.50 cal KABOOM

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Last month a man was seriously injured after a cartridge was fired out-of-battery in his BOHICA Arms AR-15 .510 DTC rifle upper. The .510 DTC is one of those .50 BMG equivalents designed for countries where the BMG is banned. Despite the name, it is .50 cal.

Firing pin almost penetrated stock/buffer tube
part of the case can be seen at the back of the receiver (next to the bolt).

One of the guys parents posted this at CalGuns forum …

Sunday a surgeon spent 2.5 hrs working to do hopefully the best work available to repair the damage. My Son, according to the surgeon had four broken bones and some ligament damage to his left hand, the one he was holding the gun with just in front of the chamber. If you notice the hole on the side of the I believe chamber is a vent, that’s where he received a good amount of schrapnel that broke his hand. The bolt lever was being pushed by his right hand/palm forward when the bullet discharged before the lever was locked into place. The result was a severe laceration to his palm but not as devastating as the damage to the left hand.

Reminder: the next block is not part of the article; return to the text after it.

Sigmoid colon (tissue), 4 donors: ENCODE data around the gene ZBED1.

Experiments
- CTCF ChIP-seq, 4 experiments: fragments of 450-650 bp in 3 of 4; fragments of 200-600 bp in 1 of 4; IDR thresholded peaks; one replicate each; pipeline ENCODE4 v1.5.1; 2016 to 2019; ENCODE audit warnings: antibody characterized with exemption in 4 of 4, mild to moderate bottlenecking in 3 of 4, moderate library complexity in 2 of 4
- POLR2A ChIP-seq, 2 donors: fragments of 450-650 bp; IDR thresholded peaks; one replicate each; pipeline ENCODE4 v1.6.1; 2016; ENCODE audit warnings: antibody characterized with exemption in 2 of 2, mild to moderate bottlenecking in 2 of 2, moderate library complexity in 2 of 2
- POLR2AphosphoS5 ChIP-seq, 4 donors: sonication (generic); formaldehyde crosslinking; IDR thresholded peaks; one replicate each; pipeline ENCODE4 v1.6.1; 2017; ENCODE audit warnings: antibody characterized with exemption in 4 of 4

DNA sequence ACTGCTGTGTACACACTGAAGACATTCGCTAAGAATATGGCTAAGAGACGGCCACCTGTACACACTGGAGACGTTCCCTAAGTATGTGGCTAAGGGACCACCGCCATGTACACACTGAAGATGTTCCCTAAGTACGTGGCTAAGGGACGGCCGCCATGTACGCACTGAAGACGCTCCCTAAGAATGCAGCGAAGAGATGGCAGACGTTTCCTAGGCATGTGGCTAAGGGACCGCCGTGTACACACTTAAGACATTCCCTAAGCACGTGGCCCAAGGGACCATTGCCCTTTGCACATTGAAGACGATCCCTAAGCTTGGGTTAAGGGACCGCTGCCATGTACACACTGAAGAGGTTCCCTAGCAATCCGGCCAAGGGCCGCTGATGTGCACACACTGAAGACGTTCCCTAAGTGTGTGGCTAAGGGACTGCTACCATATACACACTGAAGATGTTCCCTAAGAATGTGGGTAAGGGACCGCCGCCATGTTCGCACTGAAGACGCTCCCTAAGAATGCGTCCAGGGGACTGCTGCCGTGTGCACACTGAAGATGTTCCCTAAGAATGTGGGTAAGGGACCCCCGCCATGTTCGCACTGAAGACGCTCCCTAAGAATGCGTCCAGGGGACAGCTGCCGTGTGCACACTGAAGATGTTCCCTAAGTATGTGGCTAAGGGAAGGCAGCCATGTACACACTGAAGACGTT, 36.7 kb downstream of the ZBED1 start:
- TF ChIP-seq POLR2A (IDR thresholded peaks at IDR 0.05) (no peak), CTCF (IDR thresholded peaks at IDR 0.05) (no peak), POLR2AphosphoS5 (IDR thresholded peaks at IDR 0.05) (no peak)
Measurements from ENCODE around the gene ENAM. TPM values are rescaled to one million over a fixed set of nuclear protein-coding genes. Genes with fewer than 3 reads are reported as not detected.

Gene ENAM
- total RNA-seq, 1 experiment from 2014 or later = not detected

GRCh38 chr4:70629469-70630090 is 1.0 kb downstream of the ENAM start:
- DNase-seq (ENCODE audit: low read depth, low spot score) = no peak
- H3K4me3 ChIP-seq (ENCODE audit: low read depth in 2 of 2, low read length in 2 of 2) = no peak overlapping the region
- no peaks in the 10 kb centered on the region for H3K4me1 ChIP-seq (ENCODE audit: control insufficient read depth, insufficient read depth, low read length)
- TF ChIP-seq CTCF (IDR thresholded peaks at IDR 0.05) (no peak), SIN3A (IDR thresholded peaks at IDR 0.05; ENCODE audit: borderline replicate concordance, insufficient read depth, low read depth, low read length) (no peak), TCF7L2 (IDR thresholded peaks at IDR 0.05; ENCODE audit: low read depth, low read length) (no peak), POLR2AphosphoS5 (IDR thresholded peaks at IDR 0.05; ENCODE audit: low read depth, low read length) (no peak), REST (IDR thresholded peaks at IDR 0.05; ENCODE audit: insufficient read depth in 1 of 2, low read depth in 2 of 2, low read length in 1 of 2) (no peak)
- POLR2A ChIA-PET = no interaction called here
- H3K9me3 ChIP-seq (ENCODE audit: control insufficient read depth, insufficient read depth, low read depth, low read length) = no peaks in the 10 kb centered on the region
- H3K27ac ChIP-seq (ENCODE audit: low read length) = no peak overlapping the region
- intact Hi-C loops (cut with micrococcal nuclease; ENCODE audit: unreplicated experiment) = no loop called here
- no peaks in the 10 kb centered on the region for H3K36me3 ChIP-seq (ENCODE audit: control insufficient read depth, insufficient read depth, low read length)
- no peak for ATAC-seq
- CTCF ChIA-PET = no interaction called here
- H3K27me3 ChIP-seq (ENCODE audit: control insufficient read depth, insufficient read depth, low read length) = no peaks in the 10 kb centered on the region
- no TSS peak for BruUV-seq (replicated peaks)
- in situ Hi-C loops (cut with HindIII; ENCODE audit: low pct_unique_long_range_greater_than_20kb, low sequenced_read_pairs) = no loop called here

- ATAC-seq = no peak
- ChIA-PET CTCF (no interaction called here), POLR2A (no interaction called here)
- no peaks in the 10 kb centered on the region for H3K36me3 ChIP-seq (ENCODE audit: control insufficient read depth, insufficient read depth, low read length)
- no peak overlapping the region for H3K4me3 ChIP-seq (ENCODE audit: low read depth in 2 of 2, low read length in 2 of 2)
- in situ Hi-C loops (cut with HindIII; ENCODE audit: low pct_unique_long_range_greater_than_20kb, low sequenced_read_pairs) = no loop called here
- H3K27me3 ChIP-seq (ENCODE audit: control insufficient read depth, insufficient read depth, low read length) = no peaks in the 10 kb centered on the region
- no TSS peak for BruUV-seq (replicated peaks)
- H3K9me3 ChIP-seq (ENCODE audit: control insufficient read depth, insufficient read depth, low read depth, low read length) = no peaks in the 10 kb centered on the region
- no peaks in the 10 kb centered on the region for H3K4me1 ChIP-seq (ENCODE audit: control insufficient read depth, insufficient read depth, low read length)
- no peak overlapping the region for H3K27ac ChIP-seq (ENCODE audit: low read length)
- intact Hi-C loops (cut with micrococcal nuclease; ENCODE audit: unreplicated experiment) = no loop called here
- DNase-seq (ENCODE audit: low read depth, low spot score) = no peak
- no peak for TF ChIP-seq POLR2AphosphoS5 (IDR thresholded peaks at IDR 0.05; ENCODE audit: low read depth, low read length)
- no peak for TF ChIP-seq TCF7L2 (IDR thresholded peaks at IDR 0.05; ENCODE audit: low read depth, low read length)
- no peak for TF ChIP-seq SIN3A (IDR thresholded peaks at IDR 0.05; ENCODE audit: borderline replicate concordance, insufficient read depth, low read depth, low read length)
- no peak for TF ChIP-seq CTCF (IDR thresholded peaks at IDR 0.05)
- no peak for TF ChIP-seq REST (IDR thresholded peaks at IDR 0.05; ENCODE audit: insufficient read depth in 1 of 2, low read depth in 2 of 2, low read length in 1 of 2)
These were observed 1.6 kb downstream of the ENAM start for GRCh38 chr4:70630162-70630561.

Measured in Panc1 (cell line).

I met him with his mother and our daughter, his sister in recovery after his surgery he was quite depressed but glad no one else was hurt. His account of the event was the same Sunday night as the sedation wore off as on Monday evening when I visited him. No hammers, no channel locks, no tools no hang fire only hands.

We don’t know what exactly caused this unfortunate event to happen. I’ve been in contact with the mfg. on Monday and he seems quite concerned as I would be if I was producing an item like this. We will try to work together and determine what caused this event.

[ Many thanks to Marshall for the links. ]

UPDATE:

There is thread at ARFCOM about the incident (Thanks to JH1990 for the link). One posters said …

I was not at the range when this happened but I spoke with the range staff last week and they pretty much explained exactly how this happened. The guy was using new reloads that weren’t exactly fitting well into his chamber. Dude was slamming the bolt handle with his palm trying to get the cases to lock in. The guy was also slamming the bolt forward full force from the rearmost position back and forth trying to ram the cases into chamber in an attempt to squeeze the rounds in so the bolt could close. Finally, on one of the attempts of him doing this, the possibly stuck firing pin rams into the primer and explodes the round when he slams the bolt forward (zero lug engagement hence the KB) and shooter puts himself into a world of hurt.